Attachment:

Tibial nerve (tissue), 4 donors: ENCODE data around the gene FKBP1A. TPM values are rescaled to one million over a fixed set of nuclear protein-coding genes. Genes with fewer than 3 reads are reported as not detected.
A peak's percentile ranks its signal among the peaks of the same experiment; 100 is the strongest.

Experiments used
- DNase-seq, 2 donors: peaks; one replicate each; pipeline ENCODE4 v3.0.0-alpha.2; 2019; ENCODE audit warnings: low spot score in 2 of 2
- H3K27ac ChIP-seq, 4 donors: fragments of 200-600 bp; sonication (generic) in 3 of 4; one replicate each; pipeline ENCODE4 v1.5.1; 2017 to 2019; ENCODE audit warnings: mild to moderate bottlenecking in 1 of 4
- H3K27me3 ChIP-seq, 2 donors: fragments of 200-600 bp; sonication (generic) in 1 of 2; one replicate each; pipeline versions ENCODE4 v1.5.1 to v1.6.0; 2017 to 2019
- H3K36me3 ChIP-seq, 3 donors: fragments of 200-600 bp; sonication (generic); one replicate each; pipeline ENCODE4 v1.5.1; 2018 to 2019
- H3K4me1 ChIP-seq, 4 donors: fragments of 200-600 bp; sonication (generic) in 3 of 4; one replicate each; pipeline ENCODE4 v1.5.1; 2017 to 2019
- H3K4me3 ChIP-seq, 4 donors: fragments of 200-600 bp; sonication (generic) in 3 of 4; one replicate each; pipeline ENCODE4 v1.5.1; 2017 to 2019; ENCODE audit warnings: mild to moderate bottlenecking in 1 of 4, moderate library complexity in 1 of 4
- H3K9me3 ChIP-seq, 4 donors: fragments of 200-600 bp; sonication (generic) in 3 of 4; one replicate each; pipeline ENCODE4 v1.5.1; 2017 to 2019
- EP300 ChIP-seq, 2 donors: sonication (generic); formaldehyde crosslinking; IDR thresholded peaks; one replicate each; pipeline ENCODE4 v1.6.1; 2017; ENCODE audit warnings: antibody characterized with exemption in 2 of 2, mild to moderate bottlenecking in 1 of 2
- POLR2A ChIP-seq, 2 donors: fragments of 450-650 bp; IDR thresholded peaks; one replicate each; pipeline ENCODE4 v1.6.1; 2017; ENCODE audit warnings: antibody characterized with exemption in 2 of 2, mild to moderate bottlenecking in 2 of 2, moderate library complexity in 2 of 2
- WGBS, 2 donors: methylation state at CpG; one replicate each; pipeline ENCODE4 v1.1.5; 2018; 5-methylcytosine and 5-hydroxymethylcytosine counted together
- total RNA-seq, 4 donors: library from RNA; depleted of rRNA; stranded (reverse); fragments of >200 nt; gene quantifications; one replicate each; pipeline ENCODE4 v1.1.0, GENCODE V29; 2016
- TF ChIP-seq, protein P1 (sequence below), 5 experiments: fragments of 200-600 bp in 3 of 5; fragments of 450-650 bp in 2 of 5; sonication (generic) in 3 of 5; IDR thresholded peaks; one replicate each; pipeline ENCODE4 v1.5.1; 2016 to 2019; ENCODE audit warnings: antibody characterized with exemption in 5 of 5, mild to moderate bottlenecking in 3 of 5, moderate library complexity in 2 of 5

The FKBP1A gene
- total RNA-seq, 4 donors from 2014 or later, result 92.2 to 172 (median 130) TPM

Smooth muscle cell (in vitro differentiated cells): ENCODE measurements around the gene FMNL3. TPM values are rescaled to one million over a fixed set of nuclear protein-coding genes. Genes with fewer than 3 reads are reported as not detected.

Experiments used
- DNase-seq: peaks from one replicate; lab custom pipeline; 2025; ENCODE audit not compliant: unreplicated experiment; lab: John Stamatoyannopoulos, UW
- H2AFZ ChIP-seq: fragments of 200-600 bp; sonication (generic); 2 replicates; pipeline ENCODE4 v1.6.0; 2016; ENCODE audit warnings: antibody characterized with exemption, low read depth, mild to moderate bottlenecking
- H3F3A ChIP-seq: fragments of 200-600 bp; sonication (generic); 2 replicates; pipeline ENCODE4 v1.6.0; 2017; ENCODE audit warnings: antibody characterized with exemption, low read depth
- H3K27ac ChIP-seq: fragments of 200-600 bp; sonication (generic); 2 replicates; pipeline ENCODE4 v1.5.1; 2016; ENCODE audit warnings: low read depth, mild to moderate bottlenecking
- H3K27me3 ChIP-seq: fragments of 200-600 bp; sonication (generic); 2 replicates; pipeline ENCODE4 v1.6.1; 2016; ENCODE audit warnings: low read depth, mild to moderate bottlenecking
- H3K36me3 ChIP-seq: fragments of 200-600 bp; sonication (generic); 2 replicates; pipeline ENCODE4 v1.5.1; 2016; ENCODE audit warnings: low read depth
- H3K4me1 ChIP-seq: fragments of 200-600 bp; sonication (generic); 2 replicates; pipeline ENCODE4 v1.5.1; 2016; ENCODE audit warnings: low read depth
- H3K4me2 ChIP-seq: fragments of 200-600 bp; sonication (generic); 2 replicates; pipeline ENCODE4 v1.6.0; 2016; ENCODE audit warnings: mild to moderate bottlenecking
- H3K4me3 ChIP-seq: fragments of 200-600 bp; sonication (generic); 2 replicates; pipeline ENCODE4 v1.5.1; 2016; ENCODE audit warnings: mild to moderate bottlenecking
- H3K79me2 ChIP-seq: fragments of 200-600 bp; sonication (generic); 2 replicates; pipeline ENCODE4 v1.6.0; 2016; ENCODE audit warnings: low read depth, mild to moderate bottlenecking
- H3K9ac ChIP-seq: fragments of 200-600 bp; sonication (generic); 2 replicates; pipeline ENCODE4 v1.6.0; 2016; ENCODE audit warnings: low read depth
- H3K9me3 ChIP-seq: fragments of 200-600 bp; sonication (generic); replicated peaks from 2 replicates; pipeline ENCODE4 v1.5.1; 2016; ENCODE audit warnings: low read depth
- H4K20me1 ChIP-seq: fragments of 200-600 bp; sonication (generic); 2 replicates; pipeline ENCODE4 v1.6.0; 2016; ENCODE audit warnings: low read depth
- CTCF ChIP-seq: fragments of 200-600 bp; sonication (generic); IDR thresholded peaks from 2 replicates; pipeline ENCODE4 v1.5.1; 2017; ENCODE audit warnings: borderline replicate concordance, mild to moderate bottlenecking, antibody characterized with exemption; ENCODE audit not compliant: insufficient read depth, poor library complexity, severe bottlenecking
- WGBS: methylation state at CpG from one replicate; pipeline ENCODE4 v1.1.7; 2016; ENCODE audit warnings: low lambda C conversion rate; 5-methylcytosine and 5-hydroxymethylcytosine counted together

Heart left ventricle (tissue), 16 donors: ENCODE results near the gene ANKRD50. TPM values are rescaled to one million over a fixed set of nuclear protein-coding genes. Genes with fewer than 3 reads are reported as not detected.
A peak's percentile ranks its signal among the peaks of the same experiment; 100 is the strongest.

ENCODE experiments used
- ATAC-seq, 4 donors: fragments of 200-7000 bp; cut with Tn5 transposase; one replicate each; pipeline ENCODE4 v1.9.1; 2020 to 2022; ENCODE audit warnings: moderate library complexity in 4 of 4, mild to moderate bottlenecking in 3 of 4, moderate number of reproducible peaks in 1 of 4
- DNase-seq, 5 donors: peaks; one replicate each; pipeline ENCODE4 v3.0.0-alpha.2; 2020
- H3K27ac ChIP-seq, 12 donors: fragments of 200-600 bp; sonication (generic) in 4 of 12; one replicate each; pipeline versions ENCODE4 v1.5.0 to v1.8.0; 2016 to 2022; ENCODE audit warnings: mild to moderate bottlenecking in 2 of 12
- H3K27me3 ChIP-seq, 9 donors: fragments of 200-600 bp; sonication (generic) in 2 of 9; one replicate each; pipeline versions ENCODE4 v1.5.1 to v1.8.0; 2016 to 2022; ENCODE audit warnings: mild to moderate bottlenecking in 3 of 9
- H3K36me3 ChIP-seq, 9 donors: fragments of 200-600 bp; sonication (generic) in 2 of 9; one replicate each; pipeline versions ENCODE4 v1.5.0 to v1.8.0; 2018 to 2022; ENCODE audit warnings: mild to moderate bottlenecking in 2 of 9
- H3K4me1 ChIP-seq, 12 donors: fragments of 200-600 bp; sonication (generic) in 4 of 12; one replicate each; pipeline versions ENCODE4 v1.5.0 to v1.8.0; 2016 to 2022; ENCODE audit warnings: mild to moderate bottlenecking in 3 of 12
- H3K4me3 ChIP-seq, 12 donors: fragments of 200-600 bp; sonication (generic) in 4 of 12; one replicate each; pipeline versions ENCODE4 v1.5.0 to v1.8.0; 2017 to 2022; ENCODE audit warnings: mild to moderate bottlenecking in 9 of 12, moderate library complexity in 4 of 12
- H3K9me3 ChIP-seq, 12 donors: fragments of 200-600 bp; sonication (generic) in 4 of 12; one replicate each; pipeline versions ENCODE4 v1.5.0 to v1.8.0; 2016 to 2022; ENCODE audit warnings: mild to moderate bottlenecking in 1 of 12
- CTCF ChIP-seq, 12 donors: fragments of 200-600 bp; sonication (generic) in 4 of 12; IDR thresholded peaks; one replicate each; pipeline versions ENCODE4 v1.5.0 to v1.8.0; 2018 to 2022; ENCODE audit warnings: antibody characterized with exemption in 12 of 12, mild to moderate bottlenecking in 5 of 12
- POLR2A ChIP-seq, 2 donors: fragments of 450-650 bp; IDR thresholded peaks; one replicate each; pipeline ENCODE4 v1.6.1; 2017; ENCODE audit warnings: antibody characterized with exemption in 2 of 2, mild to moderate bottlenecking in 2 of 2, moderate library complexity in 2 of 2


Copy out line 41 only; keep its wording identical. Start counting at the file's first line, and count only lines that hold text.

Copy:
- H3K27me3 ChIP-seq, 9 donors: fragments of 200-600 bp; sonication (generic) in 2 of 9; one replicate each; pipeline versions ENCODE4 v1.5.1 to v1.8.0; 2016 to 2022; ENCODE audit warnings: mild to moderate bottlenecking in 3 of 9